Balfour, Ronald Egerton, son of Brig.-Gen. Sir Alfred Granville Balfour, K.B.E., C.B., of Chelsea, by Frances Elizabeth, only daughter of Surgeon-General Sir Benjamin Simpson, K.C.I.E.; b. Aug. 24, 1896; adm. Jan. 19, 1911 (A); left Easter 1914; served in Great War I; temp. Sub-Lieut. R.N.V.R. Sept. 1, 1916; Lieut. Aug. 24, 1918; hydrophone officer; Lieut. Cdr.; d. after a motor accident April 17, 1941.
Ronald Egerton Balfour was born at Hamilton, Lanarkshire on the 24th of August 1896 the youngest son of Brigadier General Sir Alfred Granville Balfour KBE and Agnes Frances Elizabeth (nee Simpson) Balfour of 7, Durham Place, Smith Street, Chelsea. He was educated at Westminster School where he was up Ashburnham from 1911 to 1914.
He enlisted as an Able Seaman in the Royal Naval Volunteer Reserve on the 6th of May 1915 for the duration of hostilities. He was appointed as a Midshipman on the 21st of July 1915 and was posted to the depot ship HMS Vivid for service with Rear Admiral Grant at Pembroke Dockyard. He was recommended for promotion in May 1916 when he was described as “A very talented young officer”, but this was not approved as he had not reached the required age of 20. It was also noted by a superior that: - “He is of great assistance to me, clear headed, keen on his work, but not very strong physically. Has had no training in seamanship or any experience afloat but is of great use in this office.”
He was promoted to Sub Lieutenant on the 1st of September 1916 and was posted to HMS President at Southampton as a Coding Officer on the 21st of June 1917. On the 13th of April 1918 he was posted to the battleship HMS Venerable for hydrophone duties and he transferred to Gibraltar on the 25th of June 1918 where he served on the Staff as a Hydrophone Officer on special duties.
He was demobilised from the Navy on the 20th of February 1919 and went to work as an artist and illustrator, being known too as a dress and costume designer.
In 1920, the publishers Constable & Company produced the “The Rubaiyat of Omar Khayyam” which was illustrated by Ronald Balfour and met with great critical acclaim. The Sphere magazine edition of the 20th of November 1920 carried the following: - “Mr Ronald Balfour, who has given us the newest edition of The Rubaiyat of Omar Khayyam, is, I am told, a cousin of Mr Arthur Balfour. What is of more importance, he is a very brilliant artist. In some of his pictures one suspects the influence of Beardsley, but then I am informed he had never seen Beardsley’s work when he made them. They are altogether a very charming interpretation of Edward FitzGerald’s great poem.”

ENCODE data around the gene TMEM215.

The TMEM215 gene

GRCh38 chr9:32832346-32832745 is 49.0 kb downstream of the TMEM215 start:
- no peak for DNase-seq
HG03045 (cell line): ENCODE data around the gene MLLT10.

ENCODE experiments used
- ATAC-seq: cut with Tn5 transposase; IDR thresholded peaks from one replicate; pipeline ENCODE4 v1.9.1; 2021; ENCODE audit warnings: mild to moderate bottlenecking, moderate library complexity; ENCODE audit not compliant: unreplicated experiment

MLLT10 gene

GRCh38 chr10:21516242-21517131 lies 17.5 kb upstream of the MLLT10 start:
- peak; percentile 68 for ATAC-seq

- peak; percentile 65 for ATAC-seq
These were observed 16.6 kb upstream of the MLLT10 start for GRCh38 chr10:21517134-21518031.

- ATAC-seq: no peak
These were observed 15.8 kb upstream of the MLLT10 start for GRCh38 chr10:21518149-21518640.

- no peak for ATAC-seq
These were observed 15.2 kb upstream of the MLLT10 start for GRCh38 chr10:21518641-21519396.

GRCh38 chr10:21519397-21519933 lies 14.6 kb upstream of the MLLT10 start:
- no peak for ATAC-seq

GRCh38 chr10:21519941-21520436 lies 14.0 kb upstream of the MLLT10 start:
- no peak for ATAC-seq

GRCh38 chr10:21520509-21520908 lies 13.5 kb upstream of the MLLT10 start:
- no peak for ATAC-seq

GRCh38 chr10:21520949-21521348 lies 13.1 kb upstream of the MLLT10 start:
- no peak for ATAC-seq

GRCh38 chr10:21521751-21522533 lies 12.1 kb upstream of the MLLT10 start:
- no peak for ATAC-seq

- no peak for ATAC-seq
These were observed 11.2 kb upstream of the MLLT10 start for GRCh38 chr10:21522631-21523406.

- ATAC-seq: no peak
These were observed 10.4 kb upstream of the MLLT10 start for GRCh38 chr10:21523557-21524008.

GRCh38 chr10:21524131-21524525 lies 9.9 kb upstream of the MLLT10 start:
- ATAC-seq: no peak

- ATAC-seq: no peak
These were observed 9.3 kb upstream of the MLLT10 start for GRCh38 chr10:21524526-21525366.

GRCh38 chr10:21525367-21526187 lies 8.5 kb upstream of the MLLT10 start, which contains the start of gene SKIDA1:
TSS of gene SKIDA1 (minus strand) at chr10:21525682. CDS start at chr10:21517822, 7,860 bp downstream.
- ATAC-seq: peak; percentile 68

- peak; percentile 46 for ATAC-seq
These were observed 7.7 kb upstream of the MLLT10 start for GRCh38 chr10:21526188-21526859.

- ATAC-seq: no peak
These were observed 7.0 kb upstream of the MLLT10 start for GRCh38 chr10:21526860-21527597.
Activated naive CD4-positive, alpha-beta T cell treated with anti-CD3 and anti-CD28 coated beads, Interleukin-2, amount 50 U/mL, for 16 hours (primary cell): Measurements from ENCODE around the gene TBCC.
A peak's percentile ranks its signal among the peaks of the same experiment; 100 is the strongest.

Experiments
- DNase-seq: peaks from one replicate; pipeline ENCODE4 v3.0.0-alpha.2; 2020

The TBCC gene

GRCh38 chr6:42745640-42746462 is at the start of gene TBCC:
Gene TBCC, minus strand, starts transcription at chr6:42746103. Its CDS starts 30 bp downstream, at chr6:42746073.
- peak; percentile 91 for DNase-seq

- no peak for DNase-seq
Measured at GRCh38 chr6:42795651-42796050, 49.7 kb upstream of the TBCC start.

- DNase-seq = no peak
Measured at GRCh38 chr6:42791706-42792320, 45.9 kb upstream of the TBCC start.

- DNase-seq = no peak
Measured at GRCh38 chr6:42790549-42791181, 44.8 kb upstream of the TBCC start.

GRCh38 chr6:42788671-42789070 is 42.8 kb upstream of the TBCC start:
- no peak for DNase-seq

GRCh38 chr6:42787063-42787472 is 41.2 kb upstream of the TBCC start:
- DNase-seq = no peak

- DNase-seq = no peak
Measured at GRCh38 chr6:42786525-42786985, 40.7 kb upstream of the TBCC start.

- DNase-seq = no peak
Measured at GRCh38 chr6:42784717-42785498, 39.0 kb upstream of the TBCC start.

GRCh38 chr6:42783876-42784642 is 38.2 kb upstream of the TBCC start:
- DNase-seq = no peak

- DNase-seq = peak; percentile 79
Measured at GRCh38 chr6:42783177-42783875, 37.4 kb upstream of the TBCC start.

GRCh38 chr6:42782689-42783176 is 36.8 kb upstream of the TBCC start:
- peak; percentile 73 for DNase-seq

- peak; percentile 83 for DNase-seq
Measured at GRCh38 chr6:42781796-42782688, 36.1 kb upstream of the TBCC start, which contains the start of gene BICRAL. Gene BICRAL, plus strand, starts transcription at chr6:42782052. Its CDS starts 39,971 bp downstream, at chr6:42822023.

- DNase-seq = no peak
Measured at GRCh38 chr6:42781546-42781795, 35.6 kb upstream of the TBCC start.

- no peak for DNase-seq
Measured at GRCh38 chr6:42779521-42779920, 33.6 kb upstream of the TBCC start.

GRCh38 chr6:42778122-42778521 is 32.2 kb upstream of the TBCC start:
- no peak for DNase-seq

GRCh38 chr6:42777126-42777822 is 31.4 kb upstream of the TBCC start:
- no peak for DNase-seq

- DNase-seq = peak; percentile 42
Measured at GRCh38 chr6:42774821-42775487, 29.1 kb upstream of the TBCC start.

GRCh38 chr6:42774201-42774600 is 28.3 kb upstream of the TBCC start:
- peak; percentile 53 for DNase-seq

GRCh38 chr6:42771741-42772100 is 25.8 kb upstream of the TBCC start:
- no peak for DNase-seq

The Scotsman edition of the 25th of November 1920 wrote: - “Mr Balfour’s designs are fancifully Oriental in character, touched with a considerable suggestion of Aubrey Beardsley, and it is possible that his rather lank divinities might not have entirely appealed to the imagination of the Persian poet. The designs, however, display a remarkable lightness and grace of line, and some of the little line drawings, printed upon the brown paper which is also employed for the letterpress, are extremely dainty, while the more elaborate designs in black and white, or in colour, printed on plate paper, are quite brilliantly executed.”
The Illustrated London News of the 27th of November 1920 wrote: - “Some of Mr Balfour’s illustrations to Omar Khayyam were done when he was little more than seventeen. Those most resembling the Aubrey Beardsley style were done before he had ever seen any of Beardsley’s”
The Times of the 9th of December 1920 wrote: - “The Rubaiyat” can be had with new illustrations by Mr Ronald Balfour (Constable, 21s. net), who, in spite of the influence of Beardsley on his drawing, gives us in a few colour plates and in many black and white drawings (some of them just touched with colour) a vision of the poem which is original and sincere if at times surprising. Even the audacity of showing us in one place a young man and woman in modern evening dress is carried off without shocking us too deeply, because it is what Mr Balfour honestly sees.” In 1928 and 1929 he participated in an expedition to the Himalayas which was chronicled in the book “Thin Air” by Constance Bridges published by Brewer and Webster of New York in 1930, and was illustrated by Ronald Balfour.
He was married at Westminster Cathedral on the 24th of April 1930 to Deirdre Phyllis Ulrica (nee Hart-Davis, later Wolfers, Brand and Inman); they lived at 24, Wellington Square, Chelsea and at Gadds Meadow, West Chiltington, Pulborough in Sussex. They had two daughters, Susan Mary, born in 1931, and Annabel Clare, born on the 20th of October 1935.
In 1934 he was appointed as the Art Director of Fox British Productions at Wembley and designed at least one costume for the actress Anna May Wong for the 1934 production “Java Head”.
On the outbreak of war he was recalled to the service with the rank of Acting Lieutenant Commander and he worked in the Map Room at the Admiralty.
His wife and daughters sailed from Liverpool to New York on board the SS Britannic on the 21st of July 1940.
On the night of the 16th/17th of April 1941 he was driving to his home in Sussex after a long day at the Admiralty. While he was driving on the Kingston bypass at Surbiton, Surrey he is thought to have fallen asleep at the wheel and was killed when his car left the road and crashed.
His brother, Major James Alfred Balfour, 1st Battalion, Highland Light Infantry, was killed in action on the 11th of January 1917.
He is not currently commemorated on the war memorial at Westminster School.
He is buried at St Mary’s Church, West Chiltington.